POOR HOUSE BISTRO $ 91 S. Autumn St. (408) 2925837 www.poorhousebistro.com CUISINE: American, New

Orleans THE DEAL: Housed in a

cheery Victorian, Poor House Bistro brings a bit of N’awlins to Silicon Valley. The menu features Louisiana favorites like crawfish, blackened chicken, jambalaya, gumbo, fried catfish, red beans and rice, and the famous donutlike desserts, beignets. Service is Big Easy friendly, and terrace seating outside lets you lounge in the sun while enjoying a Po Boy sandwich. Sunday brunch from 10am to 2pm. Live music kicks off the party Friday and Saturday nights. Watch out

CUISINE: Japanese, Sushi THE DEAL: Delectably fresh sashimi isn’t all you’ll find at this Downtown sushi den. There’s also the roster of generously portioned daily specials, every bit as flavorful as menu staples like the teriyaki entrées (chicken, beef, salmon) and tasty assortment of sushi rolls. THE DISH: The Rokko crunch roll – an appetizing combination of lightly cooked salmon, crisp salmon skin, avocado and tempura flakes.

SAN JOSE BAR & GRILL $ 85 S. Second St. (408) 286-2397 www.sanjosebarandgrill.com CUISINE: American THE DEAL: You can’t miss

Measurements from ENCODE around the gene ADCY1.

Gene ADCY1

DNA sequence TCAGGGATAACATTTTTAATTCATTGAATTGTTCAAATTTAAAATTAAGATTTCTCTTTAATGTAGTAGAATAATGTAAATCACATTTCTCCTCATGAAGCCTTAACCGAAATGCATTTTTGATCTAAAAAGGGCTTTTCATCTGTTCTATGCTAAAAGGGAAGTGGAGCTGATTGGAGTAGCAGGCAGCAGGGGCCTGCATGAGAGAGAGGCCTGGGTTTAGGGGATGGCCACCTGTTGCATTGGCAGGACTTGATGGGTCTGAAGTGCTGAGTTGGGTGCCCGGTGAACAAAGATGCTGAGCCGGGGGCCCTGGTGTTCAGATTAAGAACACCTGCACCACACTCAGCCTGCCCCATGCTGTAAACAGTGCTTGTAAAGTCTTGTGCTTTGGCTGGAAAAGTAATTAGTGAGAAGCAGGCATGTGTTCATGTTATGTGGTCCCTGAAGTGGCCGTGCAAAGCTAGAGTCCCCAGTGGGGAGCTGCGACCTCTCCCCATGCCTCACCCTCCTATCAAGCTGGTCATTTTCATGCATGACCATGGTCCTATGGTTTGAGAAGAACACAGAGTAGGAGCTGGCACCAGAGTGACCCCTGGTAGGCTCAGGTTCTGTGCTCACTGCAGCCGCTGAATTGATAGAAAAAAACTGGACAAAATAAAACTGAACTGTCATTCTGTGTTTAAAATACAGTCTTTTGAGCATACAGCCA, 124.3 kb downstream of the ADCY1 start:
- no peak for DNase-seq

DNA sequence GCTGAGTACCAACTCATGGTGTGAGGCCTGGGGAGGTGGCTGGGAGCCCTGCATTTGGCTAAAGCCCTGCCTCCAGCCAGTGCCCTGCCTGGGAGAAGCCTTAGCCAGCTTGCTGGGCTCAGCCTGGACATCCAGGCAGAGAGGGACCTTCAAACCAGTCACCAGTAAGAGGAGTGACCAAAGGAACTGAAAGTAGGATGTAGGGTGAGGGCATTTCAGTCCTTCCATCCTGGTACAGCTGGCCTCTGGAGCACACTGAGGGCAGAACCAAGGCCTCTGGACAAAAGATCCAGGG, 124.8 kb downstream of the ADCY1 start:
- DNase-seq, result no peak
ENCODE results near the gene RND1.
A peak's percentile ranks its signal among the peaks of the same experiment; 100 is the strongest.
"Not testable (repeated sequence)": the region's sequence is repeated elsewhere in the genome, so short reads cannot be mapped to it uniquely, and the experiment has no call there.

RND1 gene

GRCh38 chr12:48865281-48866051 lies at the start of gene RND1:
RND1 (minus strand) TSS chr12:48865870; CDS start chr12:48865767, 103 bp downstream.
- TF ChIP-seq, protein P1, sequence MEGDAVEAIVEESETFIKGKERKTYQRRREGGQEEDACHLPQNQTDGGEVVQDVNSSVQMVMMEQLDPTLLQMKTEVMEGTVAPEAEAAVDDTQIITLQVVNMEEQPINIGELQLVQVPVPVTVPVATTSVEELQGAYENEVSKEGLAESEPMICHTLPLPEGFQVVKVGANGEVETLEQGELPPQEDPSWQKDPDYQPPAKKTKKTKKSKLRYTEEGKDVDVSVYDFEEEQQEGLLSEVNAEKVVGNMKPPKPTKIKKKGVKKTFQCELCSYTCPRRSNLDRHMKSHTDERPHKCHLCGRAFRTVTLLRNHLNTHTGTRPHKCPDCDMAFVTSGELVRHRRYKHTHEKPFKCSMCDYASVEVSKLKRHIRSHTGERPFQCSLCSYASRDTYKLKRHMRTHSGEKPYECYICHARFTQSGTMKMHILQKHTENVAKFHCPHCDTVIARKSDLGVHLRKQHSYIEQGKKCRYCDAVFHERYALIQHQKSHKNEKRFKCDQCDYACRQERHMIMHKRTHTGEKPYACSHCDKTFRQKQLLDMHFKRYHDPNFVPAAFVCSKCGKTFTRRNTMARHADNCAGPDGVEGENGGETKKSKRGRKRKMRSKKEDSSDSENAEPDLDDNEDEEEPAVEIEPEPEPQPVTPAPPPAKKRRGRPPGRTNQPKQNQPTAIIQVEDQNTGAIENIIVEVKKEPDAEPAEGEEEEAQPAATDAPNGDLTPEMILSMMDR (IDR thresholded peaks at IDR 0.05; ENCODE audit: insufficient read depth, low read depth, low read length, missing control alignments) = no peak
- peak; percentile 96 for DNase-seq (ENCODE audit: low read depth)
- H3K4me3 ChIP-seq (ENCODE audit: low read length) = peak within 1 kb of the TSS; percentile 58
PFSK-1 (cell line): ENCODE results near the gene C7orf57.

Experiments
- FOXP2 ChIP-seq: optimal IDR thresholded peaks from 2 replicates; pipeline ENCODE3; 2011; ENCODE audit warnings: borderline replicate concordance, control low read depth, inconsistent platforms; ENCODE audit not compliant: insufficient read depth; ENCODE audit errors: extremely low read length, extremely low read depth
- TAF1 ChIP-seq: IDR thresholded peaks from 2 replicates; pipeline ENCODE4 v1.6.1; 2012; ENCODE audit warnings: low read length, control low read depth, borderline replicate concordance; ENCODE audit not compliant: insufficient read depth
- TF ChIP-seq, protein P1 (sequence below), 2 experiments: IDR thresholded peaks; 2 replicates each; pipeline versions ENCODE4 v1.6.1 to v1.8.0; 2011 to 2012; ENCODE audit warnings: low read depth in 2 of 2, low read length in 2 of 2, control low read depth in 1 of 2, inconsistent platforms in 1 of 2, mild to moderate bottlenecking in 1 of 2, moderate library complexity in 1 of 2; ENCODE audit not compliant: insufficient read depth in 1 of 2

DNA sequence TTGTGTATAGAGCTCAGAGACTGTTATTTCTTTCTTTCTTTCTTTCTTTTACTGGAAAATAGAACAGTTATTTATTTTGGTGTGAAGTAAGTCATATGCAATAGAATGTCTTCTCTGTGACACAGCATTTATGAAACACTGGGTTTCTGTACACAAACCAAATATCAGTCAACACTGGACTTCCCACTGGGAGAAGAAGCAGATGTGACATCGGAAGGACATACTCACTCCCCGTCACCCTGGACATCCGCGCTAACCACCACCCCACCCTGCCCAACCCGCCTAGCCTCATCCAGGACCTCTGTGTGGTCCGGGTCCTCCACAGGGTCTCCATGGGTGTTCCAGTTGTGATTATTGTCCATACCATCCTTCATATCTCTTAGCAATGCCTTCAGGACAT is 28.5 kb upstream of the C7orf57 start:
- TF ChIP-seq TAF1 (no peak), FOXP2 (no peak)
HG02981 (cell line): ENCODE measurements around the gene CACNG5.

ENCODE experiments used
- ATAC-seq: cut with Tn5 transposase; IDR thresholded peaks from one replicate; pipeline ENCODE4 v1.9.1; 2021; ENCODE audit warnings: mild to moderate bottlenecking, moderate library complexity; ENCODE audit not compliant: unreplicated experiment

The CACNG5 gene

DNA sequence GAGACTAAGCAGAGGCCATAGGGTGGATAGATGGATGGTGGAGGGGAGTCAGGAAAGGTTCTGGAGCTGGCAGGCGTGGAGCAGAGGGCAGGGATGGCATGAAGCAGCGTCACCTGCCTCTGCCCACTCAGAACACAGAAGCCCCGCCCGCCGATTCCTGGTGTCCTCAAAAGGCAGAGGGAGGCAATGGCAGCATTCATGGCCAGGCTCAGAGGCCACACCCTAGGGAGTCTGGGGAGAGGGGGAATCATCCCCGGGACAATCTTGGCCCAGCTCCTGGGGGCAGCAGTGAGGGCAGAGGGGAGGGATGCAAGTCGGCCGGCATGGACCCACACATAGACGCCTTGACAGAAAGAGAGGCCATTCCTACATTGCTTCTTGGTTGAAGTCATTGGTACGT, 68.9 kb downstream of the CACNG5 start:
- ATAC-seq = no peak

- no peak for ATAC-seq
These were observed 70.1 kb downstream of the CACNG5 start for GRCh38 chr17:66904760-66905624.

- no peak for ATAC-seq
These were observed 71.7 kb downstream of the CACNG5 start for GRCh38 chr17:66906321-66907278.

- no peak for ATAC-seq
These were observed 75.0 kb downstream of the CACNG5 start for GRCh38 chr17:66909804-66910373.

the game on the 12 TVs lining the bar, and you won’t want to miss the SJ sliders – specialty minisandwiches, including gourmet cheeseburgers, teriyaki chicken, BBQ pork and BLTs. They’re as big as your fist and much tastier, and they come in baskets of four, eight or 12. THE DISH: Black and bleu burger with Cajun spice and crumbled blue cheese.

SCOTT’S SEAFOOD GRILL & BAR $$ 185 Park Ave. (408) 971-1700 www.scottsseafoodsj.com CUISINE: Seafood, Modern American THE DEAL: This is where Silicon Valley honchos wine and dine hotshot engineers and venture capitalists. The extensive wine and beer list is sure to loosen a few ties. Finish off with the key lime pie or strawberry shortcake. THE DISH: The Dungeness crab cioppino and seared ahi tuna never fail to impress.

SMOKE TIKI LOUNGE $$ 152 Post St. (408) 292-4266 www.smoketiki.com CUISINE: Barbecue, Hawaiian THE DEAL: From the talent

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tropical small plates and smoked meats (favorites include Texas smoked spareribs and house smoked salmon) in an upscale atmosphere. Artistic stone figures adorn the huge outdoor patio, while a realistic palm tree towers over the bar. Centrally located, just blocks from the Convention Center and the HP Pavilion. THE DISH: Signature 14-hour smoked beef brisket.